While I was fending of the peacock, I missed being able to get a photo of a squirrel who went hurrying across the parking lot at the same time with a mouth full of feathers and grass for its nest. Dang it!

Anyway, Bill and I walked down the short driveway from the parking lot to the front gate where the pay-here kiosk was standing.  In the first couple of minutes I managed to get some photos of the peacocks, a tiny White-Breasted Nuthatch, and a Turkey Vulture.  But just as we were about to cross the street from the kiosk to the camping ground to look for the riverside trail, I tripped on the very uneven pavement around the kiosk and fell forward.  I landed HARD on the pavement and dirt, primarily on my knees, and also hit the ground with my right forearm.  I did not hit my head, but I could feel a kind of “whiplash effect” at the back of head and neck (as though my spine shoved forward into the base of my skull).  The impact with the ground was very hard, but I never lost consciousness.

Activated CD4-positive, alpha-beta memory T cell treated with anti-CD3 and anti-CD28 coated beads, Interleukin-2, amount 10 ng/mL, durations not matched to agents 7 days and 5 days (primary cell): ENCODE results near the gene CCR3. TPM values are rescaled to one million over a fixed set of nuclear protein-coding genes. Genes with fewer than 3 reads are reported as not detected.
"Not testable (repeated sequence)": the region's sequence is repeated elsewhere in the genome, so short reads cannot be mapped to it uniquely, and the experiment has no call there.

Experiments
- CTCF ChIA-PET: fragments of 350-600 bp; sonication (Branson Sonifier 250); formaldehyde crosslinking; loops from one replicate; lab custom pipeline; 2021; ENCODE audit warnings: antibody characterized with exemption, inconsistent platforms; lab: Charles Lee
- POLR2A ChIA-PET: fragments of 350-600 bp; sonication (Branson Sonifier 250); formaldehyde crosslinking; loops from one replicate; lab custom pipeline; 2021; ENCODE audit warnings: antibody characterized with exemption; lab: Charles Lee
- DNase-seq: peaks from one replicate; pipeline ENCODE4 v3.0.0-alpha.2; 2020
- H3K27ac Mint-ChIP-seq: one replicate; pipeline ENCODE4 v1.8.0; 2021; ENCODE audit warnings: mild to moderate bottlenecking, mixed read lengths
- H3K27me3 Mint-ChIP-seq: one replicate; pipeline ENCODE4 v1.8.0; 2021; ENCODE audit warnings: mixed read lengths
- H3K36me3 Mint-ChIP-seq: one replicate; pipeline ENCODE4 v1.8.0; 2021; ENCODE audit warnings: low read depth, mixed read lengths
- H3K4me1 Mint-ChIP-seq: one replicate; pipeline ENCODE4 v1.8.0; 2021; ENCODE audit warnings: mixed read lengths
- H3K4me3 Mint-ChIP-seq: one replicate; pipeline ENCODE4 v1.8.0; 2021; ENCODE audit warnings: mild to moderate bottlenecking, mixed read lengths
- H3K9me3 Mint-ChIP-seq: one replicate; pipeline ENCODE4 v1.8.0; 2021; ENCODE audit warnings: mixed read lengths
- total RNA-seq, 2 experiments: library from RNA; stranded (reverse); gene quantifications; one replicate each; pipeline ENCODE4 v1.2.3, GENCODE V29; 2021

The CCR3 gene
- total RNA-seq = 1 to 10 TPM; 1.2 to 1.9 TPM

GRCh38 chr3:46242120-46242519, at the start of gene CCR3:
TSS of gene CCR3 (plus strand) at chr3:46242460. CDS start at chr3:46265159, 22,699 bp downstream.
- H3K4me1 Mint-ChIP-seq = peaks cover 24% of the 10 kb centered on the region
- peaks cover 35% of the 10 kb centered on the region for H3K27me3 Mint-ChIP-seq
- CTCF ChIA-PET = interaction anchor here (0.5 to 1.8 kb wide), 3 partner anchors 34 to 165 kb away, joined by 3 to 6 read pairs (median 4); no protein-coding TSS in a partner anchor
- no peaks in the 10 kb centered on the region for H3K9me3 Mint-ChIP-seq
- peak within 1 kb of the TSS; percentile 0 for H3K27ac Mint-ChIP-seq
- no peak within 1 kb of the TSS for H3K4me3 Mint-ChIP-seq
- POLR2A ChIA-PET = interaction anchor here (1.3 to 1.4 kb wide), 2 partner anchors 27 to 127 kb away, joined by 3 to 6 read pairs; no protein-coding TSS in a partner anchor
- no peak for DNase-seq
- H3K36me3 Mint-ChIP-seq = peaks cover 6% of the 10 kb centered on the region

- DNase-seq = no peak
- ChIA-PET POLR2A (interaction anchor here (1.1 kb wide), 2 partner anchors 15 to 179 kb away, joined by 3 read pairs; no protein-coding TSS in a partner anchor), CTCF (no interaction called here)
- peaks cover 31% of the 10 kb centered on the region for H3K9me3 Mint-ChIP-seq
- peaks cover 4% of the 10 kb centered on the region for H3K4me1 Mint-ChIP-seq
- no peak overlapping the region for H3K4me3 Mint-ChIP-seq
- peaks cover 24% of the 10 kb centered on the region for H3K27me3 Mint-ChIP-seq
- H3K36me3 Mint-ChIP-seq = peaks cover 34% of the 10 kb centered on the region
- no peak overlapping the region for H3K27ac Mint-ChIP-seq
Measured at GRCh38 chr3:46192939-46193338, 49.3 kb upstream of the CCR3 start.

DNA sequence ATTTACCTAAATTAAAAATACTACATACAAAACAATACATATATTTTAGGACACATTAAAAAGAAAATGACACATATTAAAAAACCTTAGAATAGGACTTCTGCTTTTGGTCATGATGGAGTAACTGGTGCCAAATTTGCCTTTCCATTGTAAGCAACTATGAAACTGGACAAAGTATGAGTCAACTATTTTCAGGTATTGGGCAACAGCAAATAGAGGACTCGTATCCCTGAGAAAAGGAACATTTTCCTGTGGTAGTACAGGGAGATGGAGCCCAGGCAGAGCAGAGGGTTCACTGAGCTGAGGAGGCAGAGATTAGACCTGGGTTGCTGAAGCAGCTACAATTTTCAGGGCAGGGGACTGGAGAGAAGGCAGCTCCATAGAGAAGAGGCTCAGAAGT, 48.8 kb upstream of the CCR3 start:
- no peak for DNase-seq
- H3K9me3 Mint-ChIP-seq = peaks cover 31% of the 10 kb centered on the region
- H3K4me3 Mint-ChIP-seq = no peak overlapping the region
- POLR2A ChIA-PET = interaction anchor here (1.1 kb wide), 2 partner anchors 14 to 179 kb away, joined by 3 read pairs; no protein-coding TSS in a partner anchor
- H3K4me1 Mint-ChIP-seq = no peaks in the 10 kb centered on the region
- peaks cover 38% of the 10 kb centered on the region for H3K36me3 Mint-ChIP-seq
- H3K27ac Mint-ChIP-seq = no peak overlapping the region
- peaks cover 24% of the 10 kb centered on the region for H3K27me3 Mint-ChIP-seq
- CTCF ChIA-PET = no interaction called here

[This is why you should try to have someone with you when you go out into the wild. Accidents happens even in the most benign places.]

When I managed to crawl to a fence and get myself back onto my feet, I noted that I was seeing double and my vision was blurry, so I asked Bill to check my pupils for any sign of concussion. He said my pupils seemed to be of equal size, but he wasn’t able to determine if they reacted normally to changes in light.

I leaned over the fence for a few minutes to let my body process the shock of the fall — maybe 5 minutes — and by the time I stood upright again my vision had gone back to normal, and remained normal for the rest of the day.

I sustained deep bruising, abrasions and some small hematomas on both knees, and it felt like the cartilage or bursa or whatever you call it behind both knee caps was “burning”.  I also sustained abrasions to my right forearm — even through the heavy coat I was wearing — and slight abrasions to the heel of my hands.  I felt pain in the triceps of both of my arms (more so on the right side than the left), like the muscles had been strained in the fall.